You can use the @Asynchronous annotation with the CompletionStage interface to write asynchronous code that’s resilient to faults. In our previous blog post, we introduced what
@Asynchronous does and some basic use cases that return a
CompletionStage. If you want introductory information to familiarize yourself with
@Asynchronous, go back and check out that post. Otherwise, you might now be ready to dive deeper into practical details of using
CompletionStage to get more out of MicroProfile Fault Tolerance.
After reading our initial post, you may’ve been left with some questions:
What if I want to use other Fault Tolerance annotations with
@Asynchronous? Why should I return a
CompletionStage instead of a
In this post, we continue our discussion of building resiliency into asynchoronous programming. Specifically, we cover the following topics related to using
Interactions with other Fault Tolerance annotations
In our last post, we covered two use cases—one about applying Fault Tolerance to an asynchronous API call and the other about running multiple methods in parallel. Now, let’s look at how using the
@Asynchronous annotation impacts other Fault Tolerance annotations.
When you use the
@Timeout annotations together, the
Future returned to the caller can be completed as soon as the timeout expires, even if the method is still running. This is because the method is running on another thread, so even though that thread is still occupied, you can signal to another thread that the result is ready.
The thread that’s running the method is interrupted, so it can stop what it’s working on and save resources. But if you need to apply a timeout to a long-running operation that doesn’t respond to being interrupted, you can use the
You should be aware that the operation may still run to completion, even though the timeout has expired and you received a
When you use the
@Bulkhead annotations together, Fault Tolerance provides the option to queue up executions if the maximum number of executions are already running. This is allowed because any calling code was written with the knowledge that the method is asynchronous and won’t return immediately.
If there are less than the maximum concurrent executions running when you call the method, then your method is scheduled to run immediately. Otherwise, it’s added to a queue. If there are any requests in the queue when one execution of the method finishes, then the first execution from the queue starts. If the queue is full, then the method fails with a
Just like the number of concurrent executions, the size of the queue can be configured using the
waitingTaskQueue parameter on the
Asynchronous flow of execution
When a method is annotated with
@Asynchronous, a few things change in the flow of execution. For context, let’s first look at how the Fault Tolerance annotations (
@Fallback) work together without the presence of
The differences in flow between synchronous and asynchronous execution are highlighted in dark green and discussed after the following diagram:
The first difference is that with asynchoronous execution, a
Future is returned before the method runs. When the method has actually returned, the result from the method is then propagated to the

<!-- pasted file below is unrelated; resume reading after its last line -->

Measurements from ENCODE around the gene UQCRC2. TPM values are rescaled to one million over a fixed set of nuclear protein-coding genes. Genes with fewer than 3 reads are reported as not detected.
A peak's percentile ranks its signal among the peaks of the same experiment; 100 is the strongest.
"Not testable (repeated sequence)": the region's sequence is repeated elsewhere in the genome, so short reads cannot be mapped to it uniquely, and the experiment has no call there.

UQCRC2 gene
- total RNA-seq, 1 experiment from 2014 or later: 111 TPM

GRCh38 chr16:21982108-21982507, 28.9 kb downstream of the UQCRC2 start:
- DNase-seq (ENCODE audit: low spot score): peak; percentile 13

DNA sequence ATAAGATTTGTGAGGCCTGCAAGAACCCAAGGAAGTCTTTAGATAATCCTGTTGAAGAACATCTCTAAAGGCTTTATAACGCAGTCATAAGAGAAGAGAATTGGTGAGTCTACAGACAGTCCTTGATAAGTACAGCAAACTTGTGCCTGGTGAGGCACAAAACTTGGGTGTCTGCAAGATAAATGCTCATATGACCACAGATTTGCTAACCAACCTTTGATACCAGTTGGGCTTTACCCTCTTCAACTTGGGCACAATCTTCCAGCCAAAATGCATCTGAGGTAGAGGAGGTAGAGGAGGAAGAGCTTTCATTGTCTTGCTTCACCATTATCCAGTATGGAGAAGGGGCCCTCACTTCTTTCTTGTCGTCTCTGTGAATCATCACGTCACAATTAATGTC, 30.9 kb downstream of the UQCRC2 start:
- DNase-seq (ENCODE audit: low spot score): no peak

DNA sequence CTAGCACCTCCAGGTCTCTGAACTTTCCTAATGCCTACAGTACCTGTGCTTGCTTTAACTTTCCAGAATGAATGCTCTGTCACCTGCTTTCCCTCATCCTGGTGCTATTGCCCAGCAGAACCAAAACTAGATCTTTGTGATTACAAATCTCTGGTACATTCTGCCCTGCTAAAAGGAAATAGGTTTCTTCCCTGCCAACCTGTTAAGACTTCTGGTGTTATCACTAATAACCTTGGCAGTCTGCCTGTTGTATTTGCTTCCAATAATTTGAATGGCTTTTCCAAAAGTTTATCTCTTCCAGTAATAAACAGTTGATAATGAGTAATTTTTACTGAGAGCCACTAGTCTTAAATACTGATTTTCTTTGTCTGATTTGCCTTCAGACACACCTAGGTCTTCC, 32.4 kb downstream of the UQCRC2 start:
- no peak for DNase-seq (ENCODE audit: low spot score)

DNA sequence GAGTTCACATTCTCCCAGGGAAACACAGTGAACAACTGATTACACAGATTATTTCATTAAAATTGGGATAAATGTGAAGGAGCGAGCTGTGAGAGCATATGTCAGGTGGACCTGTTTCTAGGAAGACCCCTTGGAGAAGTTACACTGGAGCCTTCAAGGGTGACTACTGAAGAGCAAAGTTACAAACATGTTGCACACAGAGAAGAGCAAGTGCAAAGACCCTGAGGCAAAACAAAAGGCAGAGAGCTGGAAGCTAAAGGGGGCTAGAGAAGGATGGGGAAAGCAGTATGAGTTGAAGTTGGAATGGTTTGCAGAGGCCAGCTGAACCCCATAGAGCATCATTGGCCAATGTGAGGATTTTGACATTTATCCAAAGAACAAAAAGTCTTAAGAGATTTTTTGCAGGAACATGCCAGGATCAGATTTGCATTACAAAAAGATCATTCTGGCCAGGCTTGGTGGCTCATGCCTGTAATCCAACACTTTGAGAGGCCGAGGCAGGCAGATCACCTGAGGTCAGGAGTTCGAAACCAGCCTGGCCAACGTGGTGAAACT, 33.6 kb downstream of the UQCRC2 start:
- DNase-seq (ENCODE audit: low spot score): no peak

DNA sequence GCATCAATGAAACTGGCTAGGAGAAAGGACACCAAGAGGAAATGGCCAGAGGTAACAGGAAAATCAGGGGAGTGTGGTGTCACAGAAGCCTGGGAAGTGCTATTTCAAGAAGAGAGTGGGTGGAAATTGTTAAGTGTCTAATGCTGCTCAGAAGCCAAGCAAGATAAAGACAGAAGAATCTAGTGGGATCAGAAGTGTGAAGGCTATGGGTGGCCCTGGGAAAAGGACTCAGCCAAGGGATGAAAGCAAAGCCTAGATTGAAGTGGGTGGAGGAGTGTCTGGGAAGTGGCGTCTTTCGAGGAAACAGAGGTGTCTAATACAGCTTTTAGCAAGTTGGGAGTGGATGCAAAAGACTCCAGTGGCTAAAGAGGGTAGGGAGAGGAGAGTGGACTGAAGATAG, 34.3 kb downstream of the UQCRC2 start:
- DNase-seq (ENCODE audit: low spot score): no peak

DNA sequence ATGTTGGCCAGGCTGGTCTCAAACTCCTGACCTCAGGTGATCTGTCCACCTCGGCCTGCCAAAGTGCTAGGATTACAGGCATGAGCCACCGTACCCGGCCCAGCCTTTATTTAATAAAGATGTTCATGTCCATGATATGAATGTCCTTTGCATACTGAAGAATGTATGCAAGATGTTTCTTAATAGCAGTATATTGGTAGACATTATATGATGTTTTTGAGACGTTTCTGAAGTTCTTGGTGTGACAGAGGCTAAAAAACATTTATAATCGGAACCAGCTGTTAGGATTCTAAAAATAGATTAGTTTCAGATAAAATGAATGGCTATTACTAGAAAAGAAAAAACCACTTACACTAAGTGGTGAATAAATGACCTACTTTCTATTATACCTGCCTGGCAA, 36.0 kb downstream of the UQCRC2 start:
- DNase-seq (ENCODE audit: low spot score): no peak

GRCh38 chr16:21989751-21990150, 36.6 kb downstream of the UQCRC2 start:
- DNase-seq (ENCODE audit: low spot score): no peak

Future so that the caller can get it.
The next difference is found in the bulkhead. In addition to either accepting or rejecting the execution, the bulkhead can also queue it to run later. If the method is accepted by the bulkhead, it’s then scheduled to run on another thread, rather than immediately.
Another difference occurs with the timeout. When a timeout is used with
@Asynchronous, then the method is interrupted if the timeout expires, and the execution skips forward to the point highlighted in the diagram (see the Timeout Expires block). The result is then processed as if the method finished with a
The last difference is that if there’s a fallback, it also runs asynchronously, so it’s scheduled to run on another thread.
Limitations of using Future
@Asynchronous can make methods that return a
Future run asynchronously, Fault Tolerance can only be applied to asynchronous methods that return a
CompletionStage (described here).
But why is this?
Future fundamentally has two ways of getting the result of its method: blocking and waiting with
get() or polling with
isDone(). To implement Fault Tolerance around an asynchronous result, a callback is required so that you don’t need a second thread that just waits or polls for the result.
CompletionStage facilitates this necessary callback.
Without a callback, Fault Tolerance is applied around the method call, not around the method result. This means that for a
The timeout ends when the method returns (even if not completed).
The bulkhead is released when the method returns (even if not completed).
The method call is considered successful as soon as the
Futureis returned, even if the result of the
Futureis an exception.
These are not desired behaviours.
Because of these concerns, using a
Future is only suitable for running operations in parallel. In these situations, your method usually ends with
return CompletableFuture.completedFuture(result);, meaning there’s no possibility of returning a
Future that completes exceptionally. Either your method throws an exception, or it returns a successful
Thanks for reading!
We hope you’ve learned more about how you can use the
@Asynchronous annotation in different scenarios to make your applications more resilient. If you want to learn more about Fault Tolerance, check out some Open Liberty Fault Tolerance guides. If you want to get involved in MicroProfile Fault Tolerance, check out the Git repo.